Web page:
Monthly Archives: November 2013

Mallow Versus Hollyhock

 

Two similar plants that often get confused are mallow (Lavatera) and hollyhock (Alcea). A quick glance at these two and it is easy to see how they can be mistaken for each other.

 

Both plants belong to the same family of Malvaceae, and so they do share many common characteristics. The flower is the most obvious similarity. Resembling a hibiscus flower, the lavatera is very showy in shades of

Flower of Lavatera assurgentiflora (mallow). Photo by Shelagh Fritz

Flower of Lavatera assurgentiflora (mallow). Photo by Shelagh Fritz

pink, red and white. The flower of the hollyhock is also very pretty and in similar shades. Both plants can be annuals, biennials or perennials, although the Lavatera is more often seen as a shrub in gardens while the hollyhock is typically a biennial with a stalk of flowers during its second year.

 

The hollyhock, with its 60 species, is native to Asia and Europe while the Lavatera, with 25 species, is more of a world traveler.  Its range is in the Mediterranean region, central and eastern Asia, Australia and from California to Mexico. Looking at the adaptability of the Lavatera, its no surprise that it can tolerate a wide range of soil to grow in. It actually prefers sandy, rocky or even clay soil in coastal regions (perfect for Alcatraz!). The hollyhock is a bit more fussy preferring rich, well drained garden soil.

 

On Alcatraz, we have introduced the mallow,

Lavatera assurgentiflora shrub. Photo by Shelagh Fritz

Lavatera assurgentiflora shrub. Photo by Shelagh Fritz

Lavatera assurgentiflora. Native to the Channel Islands, it has naturalized to the coastal areas of Southern California. We have had it in our Prisoner Gardens on the west side of the island for over a year now and it is doing extremely well. The shrubs have grown to 4 feet tall and wide, and have been consistently blooming for most of the summer and is still going strong.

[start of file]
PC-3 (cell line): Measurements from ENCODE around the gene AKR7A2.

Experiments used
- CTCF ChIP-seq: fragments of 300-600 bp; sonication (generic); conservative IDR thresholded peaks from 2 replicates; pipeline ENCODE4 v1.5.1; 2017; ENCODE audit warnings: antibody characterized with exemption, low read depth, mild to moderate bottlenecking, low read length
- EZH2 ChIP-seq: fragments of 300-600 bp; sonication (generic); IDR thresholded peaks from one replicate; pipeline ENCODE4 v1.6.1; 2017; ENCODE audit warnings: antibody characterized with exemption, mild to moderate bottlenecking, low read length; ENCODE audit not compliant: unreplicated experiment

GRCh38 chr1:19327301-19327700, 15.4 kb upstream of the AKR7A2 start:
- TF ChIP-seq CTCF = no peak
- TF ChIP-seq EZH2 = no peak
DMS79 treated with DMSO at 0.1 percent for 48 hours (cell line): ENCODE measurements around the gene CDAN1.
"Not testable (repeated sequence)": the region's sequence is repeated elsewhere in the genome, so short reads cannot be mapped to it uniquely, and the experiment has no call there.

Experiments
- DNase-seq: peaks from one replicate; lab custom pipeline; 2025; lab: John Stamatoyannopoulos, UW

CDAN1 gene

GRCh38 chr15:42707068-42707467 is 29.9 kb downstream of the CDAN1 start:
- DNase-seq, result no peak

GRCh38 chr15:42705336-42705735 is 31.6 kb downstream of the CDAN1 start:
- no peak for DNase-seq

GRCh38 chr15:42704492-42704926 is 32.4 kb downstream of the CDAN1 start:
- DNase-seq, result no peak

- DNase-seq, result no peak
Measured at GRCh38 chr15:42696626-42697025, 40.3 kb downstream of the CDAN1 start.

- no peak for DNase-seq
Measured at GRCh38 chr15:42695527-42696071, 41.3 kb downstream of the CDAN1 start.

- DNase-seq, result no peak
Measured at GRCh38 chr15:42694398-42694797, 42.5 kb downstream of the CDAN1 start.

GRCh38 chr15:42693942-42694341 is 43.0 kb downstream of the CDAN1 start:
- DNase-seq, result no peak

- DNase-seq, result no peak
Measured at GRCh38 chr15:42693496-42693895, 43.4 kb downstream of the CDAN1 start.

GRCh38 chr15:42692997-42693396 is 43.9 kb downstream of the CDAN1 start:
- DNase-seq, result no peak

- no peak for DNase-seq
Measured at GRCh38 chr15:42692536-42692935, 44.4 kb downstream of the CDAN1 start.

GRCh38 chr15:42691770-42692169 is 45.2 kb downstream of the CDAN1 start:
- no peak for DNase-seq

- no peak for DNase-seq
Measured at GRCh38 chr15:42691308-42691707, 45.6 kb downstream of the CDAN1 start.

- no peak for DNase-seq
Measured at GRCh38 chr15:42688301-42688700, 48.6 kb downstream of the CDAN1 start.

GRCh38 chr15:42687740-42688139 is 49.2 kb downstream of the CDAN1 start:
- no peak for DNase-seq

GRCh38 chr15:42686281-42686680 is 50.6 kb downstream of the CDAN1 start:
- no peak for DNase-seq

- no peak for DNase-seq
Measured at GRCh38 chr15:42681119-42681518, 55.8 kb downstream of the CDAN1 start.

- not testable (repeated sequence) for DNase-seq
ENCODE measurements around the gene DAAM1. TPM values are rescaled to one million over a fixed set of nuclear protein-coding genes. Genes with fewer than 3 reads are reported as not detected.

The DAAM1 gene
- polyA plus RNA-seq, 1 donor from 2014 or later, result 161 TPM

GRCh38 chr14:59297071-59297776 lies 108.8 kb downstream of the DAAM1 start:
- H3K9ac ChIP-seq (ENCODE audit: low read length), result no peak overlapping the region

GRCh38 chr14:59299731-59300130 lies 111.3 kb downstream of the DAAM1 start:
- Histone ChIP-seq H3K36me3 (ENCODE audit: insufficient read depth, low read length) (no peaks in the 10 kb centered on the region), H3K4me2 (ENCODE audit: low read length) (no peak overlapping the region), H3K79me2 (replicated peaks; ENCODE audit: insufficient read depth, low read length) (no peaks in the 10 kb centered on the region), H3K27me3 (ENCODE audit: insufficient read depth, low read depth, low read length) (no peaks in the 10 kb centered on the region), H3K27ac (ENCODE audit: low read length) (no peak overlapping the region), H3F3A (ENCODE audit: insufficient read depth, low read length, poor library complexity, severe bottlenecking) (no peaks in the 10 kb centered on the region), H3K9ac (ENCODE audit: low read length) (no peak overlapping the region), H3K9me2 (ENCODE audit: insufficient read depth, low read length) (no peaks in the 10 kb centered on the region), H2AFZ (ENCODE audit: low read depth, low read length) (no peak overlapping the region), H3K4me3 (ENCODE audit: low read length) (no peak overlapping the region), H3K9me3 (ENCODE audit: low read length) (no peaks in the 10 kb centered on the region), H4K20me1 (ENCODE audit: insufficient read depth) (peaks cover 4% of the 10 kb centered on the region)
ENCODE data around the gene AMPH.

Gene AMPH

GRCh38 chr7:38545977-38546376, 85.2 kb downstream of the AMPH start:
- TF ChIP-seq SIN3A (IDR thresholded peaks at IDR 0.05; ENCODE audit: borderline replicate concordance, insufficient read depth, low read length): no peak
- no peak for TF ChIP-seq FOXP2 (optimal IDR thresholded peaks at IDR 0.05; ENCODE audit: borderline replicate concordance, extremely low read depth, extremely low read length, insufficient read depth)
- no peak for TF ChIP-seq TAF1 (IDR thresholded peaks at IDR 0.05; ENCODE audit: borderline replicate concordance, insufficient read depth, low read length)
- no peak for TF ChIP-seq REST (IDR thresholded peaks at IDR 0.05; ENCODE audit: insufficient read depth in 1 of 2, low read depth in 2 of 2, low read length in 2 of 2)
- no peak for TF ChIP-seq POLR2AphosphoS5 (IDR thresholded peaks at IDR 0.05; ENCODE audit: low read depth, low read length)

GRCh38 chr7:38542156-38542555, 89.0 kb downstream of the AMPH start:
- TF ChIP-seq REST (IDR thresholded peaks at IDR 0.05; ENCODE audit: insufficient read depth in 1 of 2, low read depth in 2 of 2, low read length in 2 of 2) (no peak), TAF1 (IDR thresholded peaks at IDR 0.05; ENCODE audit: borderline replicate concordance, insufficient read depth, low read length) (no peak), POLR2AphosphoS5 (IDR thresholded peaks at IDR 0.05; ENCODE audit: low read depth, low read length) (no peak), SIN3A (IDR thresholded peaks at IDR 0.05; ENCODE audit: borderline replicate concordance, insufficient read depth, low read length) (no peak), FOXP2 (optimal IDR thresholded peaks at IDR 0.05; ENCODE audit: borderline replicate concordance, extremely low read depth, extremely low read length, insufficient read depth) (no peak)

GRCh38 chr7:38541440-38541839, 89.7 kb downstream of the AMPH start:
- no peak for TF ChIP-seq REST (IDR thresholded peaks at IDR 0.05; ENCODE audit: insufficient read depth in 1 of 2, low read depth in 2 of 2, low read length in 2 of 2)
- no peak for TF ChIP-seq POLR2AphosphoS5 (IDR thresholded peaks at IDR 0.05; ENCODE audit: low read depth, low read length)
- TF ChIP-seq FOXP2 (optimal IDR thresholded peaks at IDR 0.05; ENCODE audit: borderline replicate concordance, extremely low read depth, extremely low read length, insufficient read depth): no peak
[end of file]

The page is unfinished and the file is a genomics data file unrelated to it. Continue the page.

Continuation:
Flower of a hollyhock. Photo by Shelagh Fritz

Flower of a hollyhock. Photo by Shelagh Fritz

Most of our hollyhocks have set seed already and we will have to replant them again next spring.

 

Both hollyhocks and mallows are good for hummingbird and butterflies.

 

We often tell visitors the common name of the Lavatera is mallow, which then leads to them asking if this is where marshmallows come from? The answer is ‘no’, marshmallows were originally derived from the plant Althaea officinalis, native to Egypt, but it is a member of the Malvaceae family.

 

Both Lavatera and hollyhock fit nicely with the cottage garden style of the Prisoner gardens with our mid1940s time period and we are already looking at seed catalogues for next year to add more to our gardens.

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Plants from Around the World

Seeing plants on Alcatraz catches visitors by surprise. Photo by Shelagh Fritz

Seeing plants on Alcatraz catches visitors by surprise. Photo by Shelagh Fritz

 

As visitors arrive on Alcatraz, they are greeted by a Park Service ranger who gives them an orientation to the island. The ranger needs to keep the crowd entertained until the entire boat is empty before they can dispense the vital information of where to get the audio tour and a few words of safety.

 

Each ranger shares different snippets of the island’s history, little teasers to keep people occupied. Having listened to the ‘dock talks’ for more than 6 years now, I’ve heard most of them and to be honest, it’s where I’ve learned most of the more interesting pieces of Alcatraz history.